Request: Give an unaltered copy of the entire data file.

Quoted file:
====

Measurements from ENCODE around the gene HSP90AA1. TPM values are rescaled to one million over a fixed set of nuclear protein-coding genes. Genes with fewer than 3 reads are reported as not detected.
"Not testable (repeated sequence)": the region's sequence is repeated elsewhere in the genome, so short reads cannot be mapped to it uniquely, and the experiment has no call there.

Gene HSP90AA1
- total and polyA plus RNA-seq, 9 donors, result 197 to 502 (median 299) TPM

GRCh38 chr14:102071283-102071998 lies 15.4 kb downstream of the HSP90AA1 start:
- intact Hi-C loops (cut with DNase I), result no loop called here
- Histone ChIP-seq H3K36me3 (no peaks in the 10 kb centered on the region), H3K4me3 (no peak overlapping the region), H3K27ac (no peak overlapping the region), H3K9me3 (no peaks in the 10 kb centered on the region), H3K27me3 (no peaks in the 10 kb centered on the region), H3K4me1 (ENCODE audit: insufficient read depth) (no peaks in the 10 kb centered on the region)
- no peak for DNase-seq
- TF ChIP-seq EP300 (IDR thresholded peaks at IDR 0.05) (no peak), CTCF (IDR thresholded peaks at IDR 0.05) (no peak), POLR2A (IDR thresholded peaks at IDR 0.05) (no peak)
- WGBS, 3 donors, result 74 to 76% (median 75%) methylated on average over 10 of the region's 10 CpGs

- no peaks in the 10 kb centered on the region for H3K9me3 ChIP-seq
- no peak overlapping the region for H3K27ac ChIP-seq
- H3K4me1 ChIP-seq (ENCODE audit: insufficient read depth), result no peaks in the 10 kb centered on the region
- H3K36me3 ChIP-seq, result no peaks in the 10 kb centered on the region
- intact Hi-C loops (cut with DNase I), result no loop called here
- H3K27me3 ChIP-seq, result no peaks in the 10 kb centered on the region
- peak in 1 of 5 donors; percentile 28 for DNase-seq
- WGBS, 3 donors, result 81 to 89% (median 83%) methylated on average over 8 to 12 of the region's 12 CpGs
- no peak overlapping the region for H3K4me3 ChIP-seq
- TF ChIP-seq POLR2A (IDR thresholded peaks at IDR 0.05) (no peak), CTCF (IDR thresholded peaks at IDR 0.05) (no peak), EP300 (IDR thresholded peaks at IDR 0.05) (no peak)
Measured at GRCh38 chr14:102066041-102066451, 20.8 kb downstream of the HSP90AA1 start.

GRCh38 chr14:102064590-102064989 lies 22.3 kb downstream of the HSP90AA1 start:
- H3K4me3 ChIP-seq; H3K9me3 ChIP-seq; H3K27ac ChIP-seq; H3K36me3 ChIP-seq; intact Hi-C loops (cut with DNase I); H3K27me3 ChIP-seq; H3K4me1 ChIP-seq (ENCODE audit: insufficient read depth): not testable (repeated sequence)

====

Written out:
Measurements from ENCODE around the gene HSP90AA1. TPM values are rescaled to one million over a fixed set of nuclear protein-coding genes. Genes with fewer than 3 reads are reported as not detected.
"Not testable (repeated sequence)": the region's sequence is repeated elsewhere in the genome, so short reads cannot be mapped to it uniquely, and the experiment has no call there.

Gene HSP90AA1
- total and polyA plus RNA-seq, 9 donors, result 197 to 502 (median 299) TPM

GRCh38 chr14:102071283-102071998 lies 15.4 kb downstream of the HSP90AA1 start:
- intact Hi-C loops (cut with DNase I), result no loop called here
- Histone ChIP-seq H3K36me3 (no peaks in the 10 kb centered on the region), H3K4me3 (no peak overlapping the region), H3K27ac (no peak overlapping the region), H3K9me3 (no peaks in the 10 kb centered on the region), H3K27me3 (no peaks in the 10 kb centered on the region), H3K4me1 (ENCODE audit: insufficient read depth) (no peaks in the 10 kb centered on the region)
- no peak for DNase-seq
- TF ChIP-seq EP300 (IDR thresholded peaks at IDR 0.05) (no peak), CTCF (IDR thresholded peaks at IDR 0.05) (no peak), POLR2A (IDR thresholded peaks at IDR 0.05) (no peak)
- WGBS, 3 donors, result 74 to 76% (median 75%) methylated on average over 10 of the region's 10 CpGs

- no peaks in the 10 kb centered on the region for H3K9me3 ChIP-seq
- no peak overlapping the region for H3K27ac ChIP-seq
- H3K4me1 ChIP-seq (ENCODE audit: insufficient read depth), result no peaks in the 10 kb centered on the region
- H3K36me3 ChIP-seq, result no peaks in the 10 kb centered on the region
- intact Hi-C loops (cut with DNase I), result no loop called here
- H3K27me3 ChIP-seq, result no peaks in the 10 kb centered on the region
- peak in 1 of 5 donors; percentile 28 for DNase-seq
- WGBS, 3 donors, result 81 to 89% (median 83%) methylated on average over 8 to 12 of the region's 12 CpGs
- no peak overlapping the region for H3K4me3 ChIP-seq
- TF ChIP-seq POLR2A (IDR thresholded peaks at IDR 0.05) (no peak), CTCF (IDR thresholded peaks at IDR 0.05) (no peak), EP300 (IDR thresholded peaks at IDR 0.05) (no peak)
Measured at GRCh38 chr14:102066041-102066451, 20.8 kb downstream of the HSP90AA1 start.

GRCh38 chr14:102064590-102064989 lies 22.3 kb downstream of the HSP90AA1 start:
- H3K4me3 ChIP-seq; H3K9me3 ChIP-seq; H3K27ac ChIP-seq; H3K36me3 ChIP-seq; intact Hi-C loops (cut with DNase I); H3K27me3 ChIP-seq; H3K4me1 ChIP-seq (ENCODE audit: insufficient read depth): not testable (repeated sequence)